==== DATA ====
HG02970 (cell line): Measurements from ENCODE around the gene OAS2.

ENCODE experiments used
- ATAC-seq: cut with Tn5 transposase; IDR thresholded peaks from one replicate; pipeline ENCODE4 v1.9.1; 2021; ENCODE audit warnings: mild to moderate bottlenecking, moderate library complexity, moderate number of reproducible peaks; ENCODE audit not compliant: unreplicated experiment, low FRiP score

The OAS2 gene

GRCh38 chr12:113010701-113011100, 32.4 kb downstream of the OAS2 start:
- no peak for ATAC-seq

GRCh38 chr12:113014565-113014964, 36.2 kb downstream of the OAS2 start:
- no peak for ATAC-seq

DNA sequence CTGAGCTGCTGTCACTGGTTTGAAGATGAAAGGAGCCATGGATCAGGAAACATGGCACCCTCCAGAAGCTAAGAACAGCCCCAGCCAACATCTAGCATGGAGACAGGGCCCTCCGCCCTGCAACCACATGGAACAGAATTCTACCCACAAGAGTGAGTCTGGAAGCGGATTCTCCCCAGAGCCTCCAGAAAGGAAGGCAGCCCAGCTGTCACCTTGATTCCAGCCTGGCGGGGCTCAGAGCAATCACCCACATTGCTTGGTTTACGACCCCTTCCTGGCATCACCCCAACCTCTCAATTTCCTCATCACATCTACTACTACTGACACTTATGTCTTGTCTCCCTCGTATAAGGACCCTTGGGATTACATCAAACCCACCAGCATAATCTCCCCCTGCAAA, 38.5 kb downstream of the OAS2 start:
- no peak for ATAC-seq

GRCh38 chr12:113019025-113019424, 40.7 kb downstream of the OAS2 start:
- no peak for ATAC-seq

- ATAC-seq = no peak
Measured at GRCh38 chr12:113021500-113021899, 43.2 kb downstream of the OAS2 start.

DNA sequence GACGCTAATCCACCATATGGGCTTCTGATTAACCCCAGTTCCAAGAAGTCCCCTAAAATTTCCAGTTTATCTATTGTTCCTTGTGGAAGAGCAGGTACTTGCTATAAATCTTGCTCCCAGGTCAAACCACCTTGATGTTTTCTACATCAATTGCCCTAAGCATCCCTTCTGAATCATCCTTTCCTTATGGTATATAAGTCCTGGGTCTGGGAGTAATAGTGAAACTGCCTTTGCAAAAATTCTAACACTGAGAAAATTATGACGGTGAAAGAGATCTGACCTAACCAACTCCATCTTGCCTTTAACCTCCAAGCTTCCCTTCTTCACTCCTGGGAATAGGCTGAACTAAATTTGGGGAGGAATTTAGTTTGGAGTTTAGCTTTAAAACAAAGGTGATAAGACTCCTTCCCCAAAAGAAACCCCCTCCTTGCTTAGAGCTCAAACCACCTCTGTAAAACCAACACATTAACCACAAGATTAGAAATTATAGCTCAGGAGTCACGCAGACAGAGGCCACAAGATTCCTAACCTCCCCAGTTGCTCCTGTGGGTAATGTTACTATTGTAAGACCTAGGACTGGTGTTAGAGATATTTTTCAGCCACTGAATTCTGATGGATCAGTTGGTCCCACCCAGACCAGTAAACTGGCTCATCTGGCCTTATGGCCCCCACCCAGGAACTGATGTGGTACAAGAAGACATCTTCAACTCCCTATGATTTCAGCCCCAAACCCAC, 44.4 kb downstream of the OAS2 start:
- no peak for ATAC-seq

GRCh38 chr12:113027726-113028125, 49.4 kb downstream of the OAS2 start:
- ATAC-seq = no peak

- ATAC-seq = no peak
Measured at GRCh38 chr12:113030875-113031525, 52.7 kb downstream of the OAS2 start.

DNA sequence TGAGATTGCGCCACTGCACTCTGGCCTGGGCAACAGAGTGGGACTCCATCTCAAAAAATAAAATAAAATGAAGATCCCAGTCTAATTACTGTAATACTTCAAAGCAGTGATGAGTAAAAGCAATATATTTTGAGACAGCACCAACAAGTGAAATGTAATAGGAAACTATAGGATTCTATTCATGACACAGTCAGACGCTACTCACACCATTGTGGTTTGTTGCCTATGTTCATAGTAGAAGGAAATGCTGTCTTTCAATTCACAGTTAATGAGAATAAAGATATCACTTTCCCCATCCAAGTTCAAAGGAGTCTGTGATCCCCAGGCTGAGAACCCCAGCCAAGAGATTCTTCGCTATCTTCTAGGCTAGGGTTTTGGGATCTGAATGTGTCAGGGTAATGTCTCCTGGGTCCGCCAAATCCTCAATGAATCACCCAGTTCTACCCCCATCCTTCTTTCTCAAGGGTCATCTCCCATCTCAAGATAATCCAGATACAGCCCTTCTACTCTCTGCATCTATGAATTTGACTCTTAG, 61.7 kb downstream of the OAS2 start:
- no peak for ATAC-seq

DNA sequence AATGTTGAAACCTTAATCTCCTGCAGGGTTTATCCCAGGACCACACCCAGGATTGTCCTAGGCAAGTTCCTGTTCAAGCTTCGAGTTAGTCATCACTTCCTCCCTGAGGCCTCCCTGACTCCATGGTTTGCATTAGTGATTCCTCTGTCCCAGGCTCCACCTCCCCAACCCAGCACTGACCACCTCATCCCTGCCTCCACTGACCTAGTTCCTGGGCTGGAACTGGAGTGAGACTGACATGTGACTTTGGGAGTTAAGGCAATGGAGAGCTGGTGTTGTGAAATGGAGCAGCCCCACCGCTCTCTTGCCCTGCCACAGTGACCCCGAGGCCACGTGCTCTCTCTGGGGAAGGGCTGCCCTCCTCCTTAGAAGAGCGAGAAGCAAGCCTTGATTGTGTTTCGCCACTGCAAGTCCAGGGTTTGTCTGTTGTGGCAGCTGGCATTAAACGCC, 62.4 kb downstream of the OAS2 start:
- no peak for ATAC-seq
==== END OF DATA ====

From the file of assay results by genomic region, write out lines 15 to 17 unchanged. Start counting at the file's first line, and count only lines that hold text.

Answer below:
DNA sequence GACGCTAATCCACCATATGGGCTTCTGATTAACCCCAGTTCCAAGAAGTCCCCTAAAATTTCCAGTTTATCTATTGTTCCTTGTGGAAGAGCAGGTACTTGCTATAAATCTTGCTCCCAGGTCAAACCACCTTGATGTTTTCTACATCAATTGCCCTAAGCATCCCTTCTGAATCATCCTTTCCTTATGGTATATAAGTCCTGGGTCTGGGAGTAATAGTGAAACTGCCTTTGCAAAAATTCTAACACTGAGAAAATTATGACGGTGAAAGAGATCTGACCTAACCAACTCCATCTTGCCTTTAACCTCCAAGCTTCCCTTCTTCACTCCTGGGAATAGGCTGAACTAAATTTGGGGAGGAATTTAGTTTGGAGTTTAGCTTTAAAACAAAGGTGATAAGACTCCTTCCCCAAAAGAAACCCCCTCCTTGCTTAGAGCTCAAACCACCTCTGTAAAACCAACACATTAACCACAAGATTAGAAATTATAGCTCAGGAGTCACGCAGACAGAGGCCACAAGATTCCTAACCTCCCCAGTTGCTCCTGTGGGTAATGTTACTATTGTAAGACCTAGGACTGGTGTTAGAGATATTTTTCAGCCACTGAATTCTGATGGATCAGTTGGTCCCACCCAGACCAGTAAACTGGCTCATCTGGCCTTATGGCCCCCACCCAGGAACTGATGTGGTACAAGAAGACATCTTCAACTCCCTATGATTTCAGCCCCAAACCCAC, 44.4 kb downstream of the OAS2 start:
- no peak for ATAC-seq

GRCh38 chr12:113027726-113028125, 49.4 kb downstream of the OAS2 start: